China’s Xi speaks to Putin; calls for ‘negotiation’ with Ukraine
‘China supports Russia and Ukraine to resolve the issue through negotiation,’ Chinese president says.
China’s President Xi Jinping said he supported solving the Ukraine crisis through talks in a call with Russian President Vladimir Putin after Moscow launched an invasion of its neighbour.
In a readout of the call on Friday on state broadcaster CCTV, Xi pointed out the “situation in eastern Ukraine has undergone rapid changes … [and] China supports Russia and Ukraine to resolve the issue through negotiation”.
Russian forces have launched a full-scale invasion of Ukraine, unleashing air strikes and sending troops deep into the country, after weeks of diplomatic efforts failed to deter Putin from launching the military operation.
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Beijing has trod a cautious diplomatic line on the crisis and refused to call it an “invasion” or condemn the actions of Russia, its close ally.
Xi said on the call with Putin that it is important to “abandon the Cold War mentality, attach importance to and respect the reasonable security concerns of all countries, and form a balanced, effective and sustainable European security mechanism through negotiations”.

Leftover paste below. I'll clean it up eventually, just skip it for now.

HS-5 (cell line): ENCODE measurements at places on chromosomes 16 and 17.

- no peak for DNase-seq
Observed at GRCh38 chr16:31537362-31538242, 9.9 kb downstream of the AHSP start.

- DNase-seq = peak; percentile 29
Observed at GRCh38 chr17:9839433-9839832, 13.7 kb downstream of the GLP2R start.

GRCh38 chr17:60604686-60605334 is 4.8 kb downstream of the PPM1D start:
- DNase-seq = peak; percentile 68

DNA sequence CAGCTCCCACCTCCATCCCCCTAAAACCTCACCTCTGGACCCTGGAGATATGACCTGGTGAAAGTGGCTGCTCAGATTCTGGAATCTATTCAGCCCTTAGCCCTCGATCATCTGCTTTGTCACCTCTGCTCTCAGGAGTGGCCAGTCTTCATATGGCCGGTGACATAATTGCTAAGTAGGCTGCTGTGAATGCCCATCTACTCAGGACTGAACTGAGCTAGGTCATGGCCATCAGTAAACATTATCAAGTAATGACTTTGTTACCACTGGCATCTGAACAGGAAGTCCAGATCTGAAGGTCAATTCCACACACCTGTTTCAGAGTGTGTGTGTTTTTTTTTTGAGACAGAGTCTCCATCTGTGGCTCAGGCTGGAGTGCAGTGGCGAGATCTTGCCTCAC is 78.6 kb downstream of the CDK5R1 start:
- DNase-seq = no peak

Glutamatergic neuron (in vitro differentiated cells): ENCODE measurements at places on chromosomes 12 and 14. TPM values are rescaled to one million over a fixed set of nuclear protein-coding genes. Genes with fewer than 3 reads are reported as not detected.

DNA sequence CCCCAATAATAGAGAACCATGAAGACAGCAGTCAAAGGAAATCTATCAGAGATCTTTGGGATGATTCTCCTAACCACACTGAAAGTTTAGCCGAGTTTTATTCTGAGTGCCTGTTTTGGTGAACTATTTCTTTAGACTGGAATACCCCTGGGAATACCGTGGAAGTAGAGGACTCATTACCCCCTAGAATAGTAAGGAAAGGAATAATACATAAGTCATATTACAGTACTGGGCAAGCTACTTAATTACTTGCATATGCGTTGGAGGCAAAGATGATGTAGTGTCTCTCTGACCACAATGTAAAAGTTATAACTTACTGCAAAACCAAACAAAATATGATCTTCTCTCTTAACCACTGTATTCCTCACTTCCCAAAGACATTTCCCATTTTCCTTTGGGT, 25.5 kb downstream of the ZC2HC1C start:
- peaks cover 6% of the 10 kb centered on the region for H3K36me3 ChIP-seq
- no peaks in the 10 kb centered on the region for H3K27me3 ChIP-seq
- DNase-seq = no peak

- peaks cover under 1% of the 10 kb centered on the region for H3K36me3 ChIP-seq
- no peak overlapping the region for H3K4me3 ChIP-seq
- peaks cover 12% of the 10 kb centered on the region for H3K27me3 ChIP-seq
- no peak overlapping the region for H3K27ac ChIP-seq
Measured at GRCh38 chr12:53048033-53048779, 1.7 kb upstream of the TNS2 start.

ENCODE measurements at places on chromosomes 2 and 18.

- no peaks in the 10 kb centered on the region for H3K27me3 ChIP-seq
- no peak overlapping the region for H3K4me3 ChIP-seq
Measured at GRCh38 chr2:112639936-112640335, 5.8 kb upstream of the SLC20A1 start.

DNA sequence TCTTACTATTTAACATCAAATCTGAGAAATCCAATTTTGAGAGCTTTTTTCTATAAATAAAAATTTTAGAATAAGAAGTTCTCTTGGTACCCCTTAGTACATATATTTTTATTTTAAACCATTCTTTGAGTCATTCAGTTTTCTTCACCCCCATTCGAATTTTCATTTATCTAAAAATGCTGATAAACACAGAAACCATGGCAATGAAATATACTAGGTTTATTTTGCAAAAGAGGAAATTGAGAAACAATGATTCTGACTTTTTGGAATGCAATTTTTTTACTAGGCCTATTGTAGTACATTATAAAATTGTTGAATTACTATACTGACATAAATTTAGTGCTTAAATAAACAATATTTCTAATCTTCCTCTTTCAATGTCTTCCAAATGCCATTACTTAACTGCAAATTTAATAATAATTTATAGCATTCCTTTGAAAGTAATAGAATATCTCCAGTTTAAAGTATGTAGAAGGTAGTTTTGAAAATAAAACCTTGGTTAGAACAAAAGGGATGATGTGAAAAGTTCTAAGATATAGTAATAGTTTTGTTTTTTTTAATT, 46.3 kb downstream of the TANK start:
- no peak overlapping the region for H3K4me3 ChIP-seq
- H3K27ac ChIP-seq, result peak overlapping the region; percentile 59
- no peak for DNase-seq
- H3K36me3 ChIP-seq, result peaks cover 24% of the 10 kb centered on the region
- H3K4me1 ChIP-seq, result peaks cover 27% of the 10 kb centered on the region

According to the Chinese media readout, Putin outlined the reasons for Russia launching the “special military operation”.
“The United States and NATO have long ignored Russia’s reasonable security concerns, repeatedly reneged on their commitments, and continued to advance military deployment eastward, challenging Russia’s strategic bottom line,” Putin told Xi, according to CCTV.
“Russia is willing to conduct high-level negotiations with Ukraine.”
While most nations in Asia rallied to support Ukraine, China has continued to denounce sanctions against Russia and blamed the United States and its allies for provoking Moscow.
Beijing, worried about US power in Asia, has increasingly aligned its foreign policy with Russia to challenge the West.
“China feels very strongly that the United States is trying to encircle and contain it. Russia feels the same way. The combined pressure on both of them has pushed them together,” Einar Tangen, an analyst at the Taihe Institute, told Al Jazeera.
As the Ukraine crisis has escalated, China has been forced to balance its close Russia ties with major economic interests in Europe.
And Moscow’s approach is in stark contrast to China’s long-standing stated foreign policy position of non-interference in other countries’ internal affairs.
Xi said China was “willing to work with all parties in the international community to advocate a common, comprehensive, cooperative and sustainable security concept, and firmly safeguard the international system with the United Nations at the core”, according to the CCTV readout.
The Kremlin said in its readout of Friday’s call that Xi underlined that he “views the Russian leadership’s action in the crisis situation with respect”.
In a reference to new Western sanctions against Russia over its invasion of Ukraine, the Kremlin noted Putin and Xi agreed “it’s inadmissible to use illegitimate sanctions for achieving selfish goals of certain countries”.